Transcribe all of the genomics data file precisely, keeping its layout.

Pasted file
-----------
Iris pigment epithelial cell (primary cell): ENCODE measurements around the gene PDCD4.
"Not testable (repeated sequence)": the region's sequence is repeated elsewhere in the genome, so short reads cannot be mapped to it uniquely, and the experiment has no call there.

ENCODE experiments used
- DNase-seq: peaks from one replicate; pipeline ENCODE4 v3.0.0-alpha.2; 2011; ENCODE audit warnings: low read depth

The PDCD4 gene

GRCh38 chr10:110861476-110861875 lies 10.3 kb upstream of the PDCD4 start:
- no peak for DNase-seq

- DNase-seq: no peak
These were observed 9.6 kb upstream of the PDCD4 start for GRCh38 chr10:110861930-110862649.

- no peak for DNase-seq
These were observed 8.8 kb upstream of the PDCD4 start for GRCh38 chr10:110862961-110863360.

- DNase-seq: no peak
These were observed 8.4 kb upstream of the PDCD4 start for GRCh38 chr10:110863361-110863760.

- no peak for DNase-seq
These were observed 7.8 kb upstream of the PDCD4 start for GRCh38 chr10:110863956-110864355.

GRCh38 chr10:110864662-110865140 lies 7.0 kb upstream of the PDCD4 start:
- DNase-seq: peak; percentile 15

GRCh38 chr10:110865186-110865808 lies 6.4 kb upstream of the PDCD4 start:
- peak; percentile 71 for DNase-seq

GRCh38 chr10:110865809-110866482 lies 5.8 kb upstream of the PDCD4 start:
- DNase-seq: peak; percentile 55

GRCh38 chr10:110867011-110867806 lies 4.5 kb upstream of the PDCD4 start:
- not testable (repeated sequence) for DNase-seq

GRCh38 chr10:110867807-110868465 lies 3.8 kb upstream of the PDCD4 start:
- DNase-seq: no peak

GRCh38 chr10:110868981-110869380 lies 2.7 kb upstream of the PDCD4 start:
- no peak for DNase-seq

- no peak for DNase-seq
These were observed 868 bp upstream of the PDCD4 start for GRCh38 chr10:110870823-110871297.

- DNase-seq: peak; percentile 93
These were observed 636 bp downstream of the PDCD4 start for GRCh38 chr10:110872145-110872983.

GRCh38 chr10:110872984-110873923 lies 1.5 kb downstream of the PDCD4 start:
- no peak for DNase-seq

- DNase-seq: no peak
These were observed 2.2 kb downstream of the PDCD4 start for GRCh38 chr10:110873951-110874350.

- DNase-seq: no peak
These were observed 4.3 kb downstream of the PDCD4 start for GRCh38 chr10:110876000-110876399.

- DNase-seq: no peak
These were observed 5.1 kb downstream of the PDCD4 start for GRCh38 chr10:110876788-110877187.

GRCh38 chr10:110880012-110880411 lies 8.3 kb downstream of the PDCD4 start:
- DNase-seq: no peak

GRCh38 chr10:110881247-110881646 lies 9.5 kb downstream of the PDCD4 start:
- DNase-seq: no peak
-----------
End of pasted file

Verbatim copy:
Iris pigment epithelial cell (primary cell): ENCODE measurements around the gene PDCD4.
"Not testable (repeated sequence)": the region's sequence is repeated elsewhere in the genome, so short reads cannot be mapped to it uniquely, and the experiment has no call there.

ENCODE experiments used
- DNase-seq: peaks from one replicate; pipeline ENCODE4 v3.0.0-alpha.2; 2011; ENCODE audit warnings: low read depth

The PDCD4 gene

GRCh38 chr10:110861476-110861875 lies 10.3 kb upstream of the PDCD4 start:
- no peak for DNase-seq

- DNase-seq: no peak
These were observed 9.6 kb upstream of the PDCD4 start for GRCh38 chr10:110861930-110862649.

- no peak for DNase-seq
These were observed 8.8 kb upstream of the PDCD4 start for GRCh38 chr10:110862961-110863360.

- DNase-seq: no peak
These were observed 8.4 kb upstream of the PDCD4 start for GRCh38 chr10:110863361-110863760.

- no peak for DNase-seq
These were observed 7.8 kb upstream of the PDCD4 start for GRCh38 chr10:110863956-110864355.

GRCh38 chr10:110864662-110865140 lies 7.0 kb upstream of the PDCD4 start:
- DNase-seq: peak; percentile 15

GRCh38 chr10:110865186-110865808 lies 6.4 kb upstream of the PDCD4 start:
- peak; percentile 71 for DNase-seq

GRCh38 chr10:110865809-110866482 lies 5.8 kb upstream of the PDCD4 start:
- DNase-seq: peak; percentile 55

GRCh38 chr10:110867011-110867806 lies 4.5 kb upstream of the PDCD4 start:
- not testable (repeated sequence) for DNase-seq

GRCh38 chr10:110867807-110868465 lies 3.8 kb upstream of the PDCD4 start:
- DNase-seq: no peak

GRCh38 chr10:110868981-110869380 lies 2.7 kb upstream of the PDCD4 start:
- no peak for DNase-seq

- no peak for DNase-seq
These were observed 868 bp upstream of the PDCD4 start for GRCh38 chr10:110870823-110871297.

- DNase-seq: peak; percentile 93
These were observed 636 bp downstream of the PDCD4 start for GRCh38 chr10:110872145-110872983.

GRCh38 chr10:110872984-110873923 lies 1.5 kb downstream of the PDCD4 start:
- no peak for DNase-seq

- DNase-seq: no peak
These were observed 2.2 kb downstream of the PDCD4 start for GRCh38 chr10:110873951-110874350.

- DNase-seq: no peak
These were observed 4.3 kb downstream of the PDCD4 start for GRCh38 chr10:110876000-110876399.

- DNase-seq: no peak
These were observed 5.1 kb downstream of the PDCD4 start for GRCh38 chr10:110876788-110877187.

GRCh38 chr10:110880012-110880411 lies 8.3 kb downstream of the PDCD4 start:
- DNase-seq: no peak

GRCh38 chr10:110881247-110881646 lies 9.5 kb downstream of the PDCD4 start:
- DNase-seq: no peak